[Vision2020] The Colbert Super PAC

Tom Hansen thansen at moscow.com
Thu Jun 30 17:53:11 PDT 2011

Courtesy of CBS News at:





Colbert gets a Super PAC; So what are they?

By Nancy Cordes 


Comedy Central's fake newsman Stephen Colbert scored a very real victory in
Washington today. He was granted permission by the Federal Election
Commission to form his own Super PAC.

You may have never heard of Super PACs but they're no joke. And they're
going to play a major role in the next election, as CBS News congressional
correspondent Nancy Cordes reports.

At the staid FEC, whose hearings normally come and go with little notice,
Stephen Colbert became the proud founder today of the nation's 114th "Super


"There are some who say what will you do with that money," Colbert joked to
a crowd of fans. "I say give it to me and we'll find out!"

Colbert has been on this quasi-comedic campaign for several months, quipping
on his show that "this election, you, the Colbert nation could have a voice,
in the form of my voice, shouted through a megaphone of cash."

Super PACs are the byproduct of the 2010 Supreme Court decision commonly
known as "Citizens United," which granted corporations, unions and
individuals the right to donate unlimited funds to outside groups to
campaign for or against candidates. 


Within a year, conservative Super PACs had raised $35 million and liberal
Super PACs $28 million to spend on the 2010 midterms. 


"This is a toe in the water definitely," said Sheila Krumholz, who runs the
non-partisan Center for Responsive Politics, which tracks money in politics.
"Corporations saw very little fallout for their election related activities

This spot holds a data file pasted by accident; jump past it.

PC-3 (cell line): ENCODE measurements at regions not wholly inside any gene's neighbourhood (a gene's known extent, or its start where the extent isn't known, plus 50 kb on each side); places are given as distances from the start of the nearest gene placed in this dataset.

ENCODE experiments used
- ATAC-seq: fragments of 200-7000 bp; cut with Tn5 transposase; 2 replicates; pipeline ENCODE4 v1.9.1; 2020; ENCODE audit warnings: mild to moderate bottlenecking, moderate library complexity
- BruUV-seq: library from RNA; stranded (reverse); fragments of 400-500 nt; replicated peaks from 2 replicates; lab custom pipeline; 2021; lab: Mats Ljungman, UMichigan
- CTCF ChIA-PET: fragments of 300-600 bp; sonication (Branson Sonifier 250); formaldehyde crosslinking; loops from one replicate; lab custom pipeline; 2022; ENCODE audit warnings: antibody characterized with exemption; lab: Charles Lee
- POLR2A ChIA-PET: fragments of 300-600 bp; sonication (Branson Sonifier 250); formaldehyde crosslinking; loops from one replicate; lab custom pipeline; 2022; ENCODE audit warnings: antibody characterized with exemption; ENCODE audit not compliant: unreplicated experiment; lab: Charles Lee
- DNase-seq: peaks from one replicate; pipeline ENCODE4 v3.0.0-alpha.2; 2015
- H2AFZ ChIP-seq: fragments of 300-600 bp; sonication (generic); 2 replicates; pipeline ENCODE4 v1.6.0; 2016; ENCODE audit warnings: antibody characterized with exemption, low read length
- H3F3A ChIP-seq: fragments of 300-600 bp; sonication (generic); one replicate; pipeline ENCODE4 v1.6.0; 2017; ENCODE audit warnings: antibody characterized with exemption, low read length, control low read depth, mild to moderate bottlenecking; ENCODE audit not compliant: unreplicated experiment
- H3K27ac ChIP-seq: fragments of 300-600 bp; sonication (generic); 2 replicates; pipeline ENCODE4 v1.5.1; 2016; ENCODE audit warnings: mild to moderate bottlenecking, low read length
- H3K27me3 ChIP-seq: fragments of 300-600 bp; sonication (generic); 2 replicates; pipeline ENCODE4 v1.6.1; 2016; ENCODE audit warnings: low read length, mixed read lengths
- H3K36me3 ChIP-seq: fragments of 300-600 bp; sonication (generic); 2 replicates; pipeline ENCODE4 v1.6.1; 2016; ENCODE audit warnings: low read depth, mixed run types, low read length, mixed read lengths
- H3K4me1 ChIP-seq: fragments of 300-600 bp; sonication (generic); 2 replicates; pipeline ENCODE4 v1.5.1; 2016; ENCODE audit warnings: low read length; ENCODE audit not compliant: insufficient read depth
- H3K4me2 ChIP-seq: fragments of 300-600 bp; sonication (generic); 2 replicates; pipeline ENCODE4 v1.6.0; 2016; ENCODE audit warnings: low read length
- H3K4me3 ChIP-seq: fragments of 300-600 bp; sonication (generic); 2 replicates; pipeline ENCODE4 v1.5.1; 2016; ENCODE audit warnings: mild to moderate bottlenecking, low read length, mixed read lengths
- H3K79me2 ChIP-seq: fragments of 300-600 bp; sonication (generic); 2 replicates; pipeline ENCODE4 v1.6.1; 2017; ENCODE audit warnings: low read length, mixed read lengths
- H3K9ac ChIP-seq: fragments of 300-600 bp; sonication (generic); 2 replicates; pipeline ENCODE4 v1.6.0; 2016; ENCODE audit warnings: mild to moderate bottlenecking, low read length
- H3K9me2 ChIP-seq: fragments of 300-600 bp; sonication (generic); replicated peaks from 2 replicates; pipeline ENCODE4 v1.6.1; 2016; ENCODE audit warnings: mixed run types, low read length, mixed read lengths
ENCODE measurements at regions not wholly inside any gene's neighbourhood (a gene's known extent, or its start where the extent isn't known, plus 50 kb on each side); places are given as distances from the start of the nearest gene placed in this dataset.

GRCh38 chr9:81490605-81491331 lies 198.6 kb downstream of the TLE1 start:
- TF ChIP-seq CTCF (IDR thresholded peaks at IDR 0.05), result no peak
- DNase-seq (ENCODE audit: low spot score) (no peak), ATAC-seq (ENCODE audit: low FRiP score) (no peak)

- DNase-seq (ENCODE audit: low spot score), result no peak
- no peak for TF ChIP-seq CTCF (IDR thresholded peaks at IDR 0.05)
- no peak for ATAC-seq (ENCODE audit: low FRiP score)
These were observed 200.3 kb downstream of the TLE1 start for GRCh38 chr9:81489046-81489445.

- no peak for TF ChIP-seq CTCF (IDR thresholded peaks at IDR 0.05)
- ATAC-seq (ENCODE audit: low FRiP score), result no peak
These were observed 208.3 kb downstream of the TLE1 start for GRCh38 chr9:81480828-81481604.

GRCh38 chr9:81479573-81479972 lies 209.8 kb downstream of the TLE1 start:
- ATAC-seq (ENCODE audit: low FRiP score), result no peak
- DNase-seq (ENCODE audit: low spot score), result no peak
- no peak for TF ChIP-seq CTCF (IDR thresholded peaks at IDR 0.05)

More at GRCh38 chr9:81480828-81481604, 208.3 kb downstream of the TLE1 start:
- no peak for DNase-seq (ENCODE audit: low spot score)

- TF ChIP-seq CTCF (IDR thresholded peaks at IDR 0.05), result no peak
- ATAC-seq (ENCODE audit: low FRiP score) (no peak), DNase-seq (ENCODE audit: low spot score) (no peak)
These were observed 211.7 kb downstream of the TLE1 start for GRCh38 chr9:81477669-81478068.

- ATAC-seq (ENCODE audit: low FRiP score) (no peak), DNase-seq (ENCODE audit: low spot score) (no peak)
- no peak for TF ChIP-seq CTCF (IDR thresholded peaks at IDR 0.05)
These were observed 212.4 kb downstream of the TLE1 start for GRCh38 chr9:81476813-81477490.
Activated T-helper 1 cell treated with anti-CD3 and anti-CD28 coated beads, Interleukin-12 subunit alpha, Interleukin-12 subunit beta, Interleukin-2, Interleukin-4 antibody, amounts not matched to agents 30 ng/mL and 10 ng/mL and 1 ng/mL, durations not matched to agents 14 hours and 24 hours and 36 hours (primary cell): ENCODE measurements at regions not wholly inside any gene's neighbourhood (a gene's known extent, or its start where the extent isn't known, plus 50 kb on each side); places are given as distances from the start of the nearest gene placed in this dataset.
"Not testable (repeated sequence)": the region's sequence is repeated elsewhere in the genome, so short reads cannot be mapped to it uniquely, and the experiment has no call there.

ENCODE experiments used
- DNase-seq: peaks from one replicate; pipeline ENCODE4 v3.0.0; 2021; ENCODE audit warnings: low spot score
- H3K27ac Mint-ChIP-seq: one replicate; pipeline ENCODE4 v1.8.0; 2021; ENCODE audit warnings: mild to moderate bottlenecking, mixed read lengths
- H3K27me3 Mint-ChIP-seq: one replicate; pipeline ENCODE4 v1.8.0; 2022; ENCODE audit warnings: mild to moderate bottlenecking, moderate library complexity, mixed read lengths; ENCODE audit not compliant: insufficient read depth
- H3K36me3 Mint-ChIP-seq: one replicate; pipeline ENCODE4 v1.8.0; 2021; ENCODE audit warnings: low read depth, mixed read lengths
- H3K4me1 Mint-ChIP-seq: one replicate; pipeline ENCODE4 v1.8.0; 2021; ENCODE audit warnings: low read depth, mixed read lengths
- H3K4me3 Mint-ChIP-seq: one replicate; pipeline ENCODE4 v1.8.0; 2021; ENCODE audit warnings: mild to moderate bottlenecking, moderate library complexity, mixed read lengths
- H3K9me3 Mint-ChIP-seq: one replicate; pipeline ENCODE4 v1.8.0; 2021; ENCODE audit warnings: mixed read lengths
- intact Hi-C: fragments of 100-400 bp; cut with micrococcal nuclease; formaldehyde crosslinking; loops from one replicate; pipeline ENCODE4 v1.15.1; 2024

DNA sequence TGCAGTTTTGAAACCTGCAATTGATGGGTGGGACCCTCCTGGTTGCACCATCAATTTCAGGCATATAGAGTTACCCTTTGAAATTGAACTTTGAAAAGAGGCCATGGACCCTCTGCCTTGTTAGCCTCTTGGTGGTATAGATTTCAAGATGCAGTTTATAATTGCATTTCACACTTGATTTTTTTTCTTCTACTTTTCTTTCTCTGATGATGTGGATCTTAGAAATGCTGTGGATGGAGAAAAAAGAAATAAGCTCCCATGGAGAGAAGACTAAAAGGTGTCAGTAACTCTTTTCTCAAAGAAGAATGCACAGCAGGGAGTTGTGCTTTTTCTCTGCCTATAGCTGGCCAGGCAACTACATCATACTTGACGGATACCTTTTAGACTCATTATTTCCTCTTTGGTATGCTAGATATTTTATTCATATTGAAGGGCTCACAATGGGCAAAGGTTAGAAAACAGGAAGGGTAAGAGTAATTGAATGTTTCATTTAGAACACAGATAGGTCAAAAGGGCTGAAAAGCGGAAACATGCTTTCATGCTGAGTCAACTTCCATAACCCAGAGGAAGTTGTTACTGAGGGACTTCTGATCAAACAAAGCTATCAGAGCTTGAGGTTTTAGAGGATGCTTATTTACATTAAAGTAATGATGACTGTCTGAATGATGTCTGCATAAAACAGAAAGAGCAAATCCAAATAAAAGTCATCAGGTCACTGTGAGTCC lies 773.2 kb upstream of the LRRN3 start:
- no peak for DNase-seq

and unlimited spending in 2010. And I think the gloves will be off in 2012."

Just last Friday, a former top aide to Mitt Romney formed three Super PACs
called "Jobs for Florida," "Jobs for Iowa," and "Jobs for South Carolina" --
early voting states, all.

But he'll have to move quickly if he wants to outraise Colbert, who left the
hearing in an SUV joking "Is there any more cash? That's it, thank you! Ball
it up and throw it to me!"




Comedian Stephen Colbert, left, confers with his attorney Trevor Potter, as
he testified before the Federal Election Commission in Washington, Thursday,
June 30, 2011. Colbert, who plays a conservative TV pundit on "The Colbert
Report," wants to launch Colbert Super PAC, a type of political action
committee that would allow him to raise unlimited amounts of money from
corporations, unions and individuals to support or oppose candidates in the
2012 elections through independent expenditures such as TV ads.







The Colbert Super PAC




Stephen Colbert on . . .





Seeya round town, Moscow.


Tom Hansen

Moscow, Idaho


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